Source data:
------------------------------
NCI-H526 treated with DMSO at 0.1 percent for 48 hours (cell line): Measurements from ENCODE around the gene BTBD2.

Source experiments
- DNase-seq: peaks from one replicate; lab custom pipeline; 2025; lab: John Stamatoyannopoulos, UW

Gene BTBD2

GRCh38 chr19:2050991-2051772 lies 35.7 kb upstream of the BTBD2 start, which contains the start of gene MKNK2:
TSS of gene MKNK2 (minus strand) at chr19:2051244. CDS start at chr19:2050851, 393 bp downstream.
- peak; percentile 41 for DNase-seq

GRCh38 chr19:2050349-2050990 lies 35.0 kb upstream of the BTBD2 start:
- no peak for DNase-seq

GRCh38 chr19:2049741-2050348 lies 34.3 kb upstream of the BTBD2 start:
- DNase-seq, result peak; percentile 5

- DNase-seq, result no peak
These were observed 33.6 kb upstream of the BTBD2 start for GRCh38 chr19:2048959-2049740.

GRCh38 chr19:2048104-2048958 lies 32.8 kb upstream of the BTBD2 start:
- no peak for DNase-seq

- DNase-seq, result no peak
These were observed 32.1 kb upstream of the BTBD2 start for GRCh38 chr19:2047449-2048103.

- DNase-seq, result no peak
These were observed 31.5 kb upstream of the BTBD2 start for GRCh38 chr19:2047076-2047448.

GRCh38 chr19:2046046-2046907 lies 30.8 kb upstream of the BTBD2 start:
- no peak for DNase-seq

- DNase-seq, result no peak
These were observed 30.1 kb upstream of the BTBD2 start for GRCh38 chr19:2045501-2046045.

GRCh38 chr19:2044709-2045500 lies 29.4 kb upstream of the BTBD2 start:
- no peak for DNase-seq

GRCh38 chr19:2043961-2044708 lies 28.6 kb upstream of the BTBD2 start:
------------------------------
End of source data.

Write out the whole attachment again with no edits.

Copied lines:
NCI-H526 treated with DMSO at 0.1 percent for 48 hours (cell line): Measurements from ENCODE around the gene BTBD2.

Source experiments
- DNase-seq: peaks from one replicate; lab custom pipeline; 2025; lab: John Stamatoyannopoulos, UW

Gene BTBD2

GRCh38 chr19:2050991-2051772 lies 35.7 kb upstream of the BTBD2 start, which contains the start of gene MKNK2:
TSS of gene MKNK2 (minus strand) at chr19:2051244. CDS start at chr19:2050851, 393 bp downstream.
- peak; percentile 41 for DNase-seq

GRCh38 chr19:2050349-2050990 lies 35.0 kb upstream of the BTBD2 start:
- no peak for DNase-seq

GRCh38 chr19:2049741-2050348 lies 34.3 kb upstream of the BTBD2 start:
- DNase-seq, result peak; percentile 5

- DNase-seq, result no peak
These were observed 33.6 kb upstream of the BTBD2 start for GRCh38 chr19:2048959-2049740.

GRCh38 chr19:2048104-2048958 lies 32.8 kb upstream of the BTBD2 start:
- no peak for DNase-seq

- DNase-seq, result no peak
These were observed 32.1 kb upstream of the BTBD2 start for GRCh38 chr19:2047449-2048103.

- DNase-seq, result no peak
These were observed 31.5 kb upstream of the BTBD2 start for GRCh38 chr19:2047076-2047448.

GRCh38 chr19:2046046-2046907 lies 30.8 kb upstream of the BTBD2 start:
- no peak for DNase-seq

- DNase-seq, result no peak
These were observed 30.1 kb upstream of the BTBD2 start for GRCh38 chr19:2045501-2046045.

GRCh38 chr19:2044709-2045500 lies 29.4 kb upstream of the BTBD2 start:
- no peak for DNase-seq

GRCh38 chr19:2043961-2044708 lies 28.6 kb upstream of the BTBD2 start: